During this sequence, Serina tells Boxey “Stay close to Captain Apollo, ok?” He says yeah. Then she says to Apollo, “I have to go. Promise me you’ll take care of my baby?” He says sure, and she puts his hand on Boxey’s shoulder and leaves. They keep on singing, Apollo suddenly senses awkwardness, and looks around, and sees Serina standing in a doorway watching him and her son. They exchange a look - does he know what’s going on? Has he figured it out? Is he as surprised as anyone else? - and then she turns and walks off, which, I presume, was the final scene. She would have died off-camera.
Sires Uri and Anton are both in the council, so apparently they didn’t die on Carillon. There’s no explanation of their absence through the remainder of the series (BTW, one of the deleted scenes has Anton chiding Uri over his scandalous food hoarding) (Also BTW, they make it clear that Uri was a retired councilman. They never expressly say this about Anton, but the way the two of them get on, I think he, also, was a retired member of the original council. This makes sense - in a crisis like this, people certainly would elect experienced people, if they were on hand)

Since we never see Dr. Payne again, let’s just assume he died on Carillon.

The Serina subplot was cut because the producers were hoping to rope Jane Seymore into joining the cast full time. That didn’t work, as we’ll see in the next (Hopefully shorter) review.

Man, I’d love to see an extended dance remix of this episode, with all the cut scenes edited back in. How about you? Any enterprising editors out there who want to give it a shot?

The End. Really this time.

OBSERVATIONS

This is a pretty lavish production, of a like never seen on TV before. The sets are impressive, the cast is solid, occasionally very good. Direction is great. Special effects were rushed jobs - lots of trash mattes - but apart from that, they’re entirely on par with Star Wars (And done by some of the same people). Miniature work is great, inventive, and cool to look at. Everything feels very well-realized and solid, though they reuse several shots several times in the ep.

The Warrior’s costumes are great, just lavish and obviously very expensive (If you look closely, however, you’ll notice that Athena is the only female wearing boots. I read they came from an Italian company who didn’t make ‘em in women’s sizes. Maren Jensen is rather tall) the sets - particularly the hangar bay, viper, and control room - are all astoundingly good. This is the most eye-popping show of the decade. In fact, visual for visual, it easily outshone anything in the eighties as well. Star Trek: TNG was the only contender, and it didn’t really pull out ahead until the 90s.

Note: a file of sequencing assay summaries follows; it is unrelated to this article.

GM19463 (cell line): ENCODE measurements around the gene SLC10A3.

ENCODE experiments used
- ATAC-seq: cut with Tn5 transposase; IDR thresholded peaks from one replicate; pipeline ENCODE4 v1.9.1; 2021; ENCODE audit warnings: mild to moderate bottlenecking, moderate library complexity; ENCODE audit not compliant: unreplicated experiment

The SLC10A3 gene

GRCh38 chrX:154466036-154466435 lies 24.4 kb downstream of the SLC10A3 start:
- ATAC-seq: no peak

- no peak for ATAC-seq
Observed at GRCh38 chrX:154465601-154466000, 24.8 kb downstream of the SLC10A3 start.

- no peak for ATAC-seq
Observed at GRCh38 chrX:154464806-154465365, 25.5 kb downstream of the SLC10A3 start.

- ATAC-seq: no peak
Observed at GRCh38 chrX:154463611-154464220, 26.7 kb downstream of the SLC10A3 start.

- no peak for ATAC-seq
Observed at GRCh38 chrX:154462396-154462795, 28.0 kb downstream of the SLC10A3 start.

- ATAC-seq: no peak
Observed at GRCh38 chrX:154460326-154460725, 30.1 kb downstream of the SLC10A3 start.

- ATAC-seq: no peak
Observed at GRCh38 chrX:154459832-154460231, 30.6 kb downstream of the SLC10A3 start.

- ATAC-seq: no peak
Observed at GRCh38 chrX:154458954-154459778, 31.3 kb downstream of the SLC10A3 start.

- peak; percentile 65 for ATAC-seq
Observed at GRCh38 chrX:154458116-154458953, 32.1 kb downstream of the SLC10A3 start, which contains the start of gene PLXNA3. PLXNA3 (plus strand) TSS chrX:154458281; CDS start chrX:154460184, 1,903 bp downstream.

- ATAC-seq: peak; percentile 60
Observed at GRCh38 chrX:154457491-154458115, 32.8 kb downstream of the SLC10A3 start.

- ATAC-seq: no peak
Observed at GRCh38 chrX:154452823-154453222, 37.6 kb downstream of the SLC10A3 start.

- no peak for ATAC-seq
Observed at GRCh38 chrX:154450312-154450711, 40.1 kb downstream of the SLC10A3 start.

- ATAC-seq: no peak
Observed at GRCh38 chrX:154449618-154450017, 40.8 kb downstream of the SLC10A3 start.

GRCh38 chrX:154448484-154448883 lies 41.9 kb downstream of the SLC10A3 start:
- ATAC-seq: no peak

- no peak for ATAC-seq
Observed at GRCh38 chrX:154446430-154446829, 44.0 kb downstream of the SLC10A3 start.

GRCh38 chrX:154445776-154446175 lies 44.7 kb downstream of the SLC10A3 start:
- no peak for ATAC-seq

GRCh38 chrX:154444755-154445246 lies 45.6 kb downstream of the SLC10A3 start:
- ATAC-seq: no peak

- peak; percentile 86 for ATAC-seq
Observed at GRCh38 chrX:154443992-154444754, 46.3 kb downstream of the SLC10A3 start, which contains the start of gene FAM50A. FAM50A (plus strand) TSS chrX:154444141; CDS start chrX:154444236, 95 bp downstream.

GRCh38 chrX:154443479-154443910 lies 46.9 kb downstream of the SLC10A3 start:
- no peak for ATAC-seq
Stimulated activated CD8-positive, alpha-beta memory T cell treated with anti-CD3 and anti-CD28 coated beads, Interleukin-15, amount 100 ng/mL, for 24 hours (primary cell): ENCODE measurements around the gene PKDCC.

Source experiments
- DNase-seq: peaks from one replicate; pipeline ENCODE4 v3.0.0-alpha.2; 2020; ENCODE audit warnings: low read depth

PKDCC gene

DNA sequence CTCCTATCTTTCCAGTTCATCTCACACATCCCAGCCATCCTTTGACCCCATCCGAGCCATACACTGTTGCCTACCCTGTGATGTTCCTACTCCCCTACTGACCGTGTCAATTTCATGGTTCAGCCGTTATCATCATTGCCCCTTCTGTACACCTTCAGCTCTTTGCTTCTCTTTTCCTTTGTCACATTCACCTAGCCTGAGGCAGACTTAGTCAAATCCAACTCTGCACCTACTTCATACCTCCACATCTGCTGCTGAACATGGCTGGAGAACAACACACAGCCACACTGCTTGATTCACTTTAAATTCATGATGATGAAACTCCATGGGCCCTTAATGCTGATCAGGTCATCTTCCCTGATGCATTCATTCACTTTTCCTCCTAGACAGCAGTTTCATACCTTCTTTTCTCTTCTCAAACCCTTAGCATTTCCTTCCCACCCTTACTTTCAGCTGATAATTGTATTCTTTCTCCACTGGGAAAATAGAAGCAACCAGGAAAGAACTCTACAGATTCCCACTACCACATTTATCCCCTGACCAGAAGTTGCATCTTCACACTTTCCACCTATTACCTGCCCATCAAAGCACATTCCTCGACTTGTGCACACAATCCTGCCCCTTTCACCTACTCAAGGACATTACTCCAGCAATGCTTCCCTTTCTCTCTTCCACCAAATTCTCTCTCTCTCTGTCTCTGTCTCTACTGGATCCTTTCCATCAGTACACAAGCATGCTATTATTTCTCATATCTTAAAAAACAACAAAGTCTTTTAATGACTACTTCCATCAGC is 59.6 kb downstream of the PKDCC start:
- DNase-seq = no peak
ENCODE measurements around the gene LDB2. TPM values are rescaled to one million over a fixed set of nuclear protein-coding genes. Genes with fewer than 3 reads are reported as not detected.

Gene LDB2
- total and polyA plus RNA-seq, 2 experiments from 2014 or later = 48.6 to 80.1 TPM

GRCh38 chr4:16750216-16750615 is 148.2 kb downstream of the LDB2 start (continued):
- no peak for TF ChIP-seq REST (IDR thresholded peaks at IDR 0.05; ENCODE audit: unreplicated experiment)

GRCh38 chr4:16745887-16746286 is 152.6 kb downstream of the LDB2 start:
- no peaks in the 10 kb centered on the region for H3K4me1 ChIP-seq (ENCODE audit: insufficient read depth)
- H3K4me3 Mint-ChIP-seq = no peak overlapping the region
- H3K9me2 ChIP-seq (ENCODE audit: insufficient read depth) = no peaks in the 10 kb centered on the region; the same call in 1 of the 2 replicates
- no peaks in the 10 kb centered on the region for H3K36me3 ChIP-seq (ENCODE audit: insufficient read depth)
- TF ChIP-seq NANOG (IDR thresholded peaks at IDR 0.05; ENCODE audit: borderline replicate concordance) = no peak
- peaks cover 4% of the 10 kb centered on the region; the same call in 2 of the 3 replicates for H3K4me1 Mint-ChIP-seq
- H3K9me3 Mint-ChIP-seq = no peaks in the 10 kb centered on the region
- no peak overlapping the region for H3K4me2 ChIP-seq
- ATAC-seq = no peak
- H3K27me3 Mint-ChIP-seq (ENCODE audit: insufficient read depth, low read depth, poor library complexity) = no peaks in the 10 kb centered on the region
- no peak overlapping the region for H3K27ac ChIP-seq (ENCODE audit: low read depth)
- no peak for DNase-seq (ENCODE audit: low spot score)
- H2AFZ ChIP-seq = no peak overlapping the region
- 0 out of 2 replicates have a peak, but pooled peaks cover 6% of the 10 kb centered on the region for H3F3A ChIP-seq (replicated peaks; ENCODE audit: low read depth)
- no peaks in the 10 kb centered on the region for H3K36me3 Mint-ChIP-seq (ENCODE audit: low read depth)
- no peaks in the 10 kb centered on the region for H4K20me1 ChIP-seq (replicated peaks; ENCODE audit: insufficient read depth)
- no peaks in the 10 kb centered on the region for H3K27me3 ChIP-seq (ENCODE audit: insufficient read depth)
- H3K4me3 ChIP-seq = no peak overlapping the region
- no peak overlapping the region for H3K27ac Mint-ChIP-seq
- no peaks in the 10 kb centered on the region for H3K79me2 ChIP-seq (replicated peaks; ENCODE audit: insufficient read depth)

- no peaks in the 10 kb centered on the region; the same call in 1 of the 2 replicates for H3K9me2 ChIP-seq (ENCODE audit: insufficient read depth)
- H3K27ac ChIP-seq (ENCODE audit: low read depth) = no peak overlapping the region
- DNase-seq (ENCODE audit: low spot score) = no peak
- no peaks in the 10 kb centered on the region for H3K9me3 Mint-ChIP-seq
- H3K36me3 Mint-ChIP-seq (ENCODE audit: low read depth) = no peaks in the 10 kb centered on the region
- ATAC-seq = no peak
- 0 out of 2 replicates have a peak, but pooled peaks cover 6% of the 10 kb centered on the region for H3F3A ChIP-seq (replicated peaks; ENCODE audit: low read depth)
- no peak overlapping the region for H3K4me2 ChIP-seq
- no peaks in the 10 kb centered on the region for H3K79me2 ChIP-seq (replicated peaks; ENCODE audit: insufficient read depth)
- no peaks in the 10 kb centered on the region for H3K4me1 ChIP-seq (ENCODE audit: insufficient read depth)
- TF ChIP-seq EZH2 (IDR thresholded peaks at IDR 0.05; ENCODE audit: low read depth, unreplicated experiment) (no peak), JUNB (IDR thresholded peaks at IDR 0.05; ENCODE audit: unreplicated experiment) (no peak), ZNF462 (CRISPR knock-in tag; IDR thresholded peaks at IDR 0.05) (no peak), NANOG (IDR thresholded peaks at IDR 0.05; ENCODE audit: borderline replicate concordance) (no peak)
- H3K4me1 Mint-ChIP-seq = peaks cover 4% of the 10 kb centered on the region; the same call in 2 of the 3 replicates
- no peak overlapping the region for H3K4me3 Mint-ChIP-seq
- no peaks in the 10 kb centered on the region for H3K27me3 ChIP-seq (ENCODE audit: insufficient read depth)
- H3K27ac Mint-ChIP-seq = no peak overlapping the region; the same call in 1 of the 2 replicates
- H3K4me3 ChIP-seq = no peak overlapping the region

Civilian costumes are a bit cheaper. They look like a combination of refugees from the planet of Ban-lon and some stuff pilfered from the touring company of “Camelot.” They put the money where it matters, though: Serena, Cassie, and Athena all get some time in some slinky duds, and they all look good in ‘em (And as noted, Serina is consistent bouncetastic. Cassies’ not really my tipe, but she’s pretty leggy, and one of her dresses really shows that off, albeit briefly)

Man, there’s a lot of overt sex it this, isn’t there?

Starbuck: the card playing ladies man who loses at cards and love every time the subject comes up in this episode. I kind of like that. It’s pretty funny. Dirk Benedict is at his best when he’s teetering on frustrated exasperation, after all.

Aliens: Aliens were always a rough fit into the Galacticaverse. They were expensive, and not terribly convincing. The Ovions are great - and expensive - but for whatever reason, they didn’t want to use 'em again. There's also a pig-like Boray alien running around the casino. He had some dialog talking to Starbuck and Boomer, but it got cut. We'll see the Borays again later in the series.

And so we’re done.

I do apologize for dragging all of you through this, hopefully “Lost Planet of the Gods” will go faster and shorter. There’s just sooooooooooooo much information to get through, and frankly I’m way too close to this show - I now realize - to be dispassionate. Objective, yeah, dispassionate? Probably not. This show was a vastly huger influence on me than Trek, Star Wars, and Voyage to the Bottom of the Sea combined. (Never underestimate the exotic appeal of oceans to a kid who grew up in Nebraska) I hadn’t really realized that until just now

Thanks for tagging along.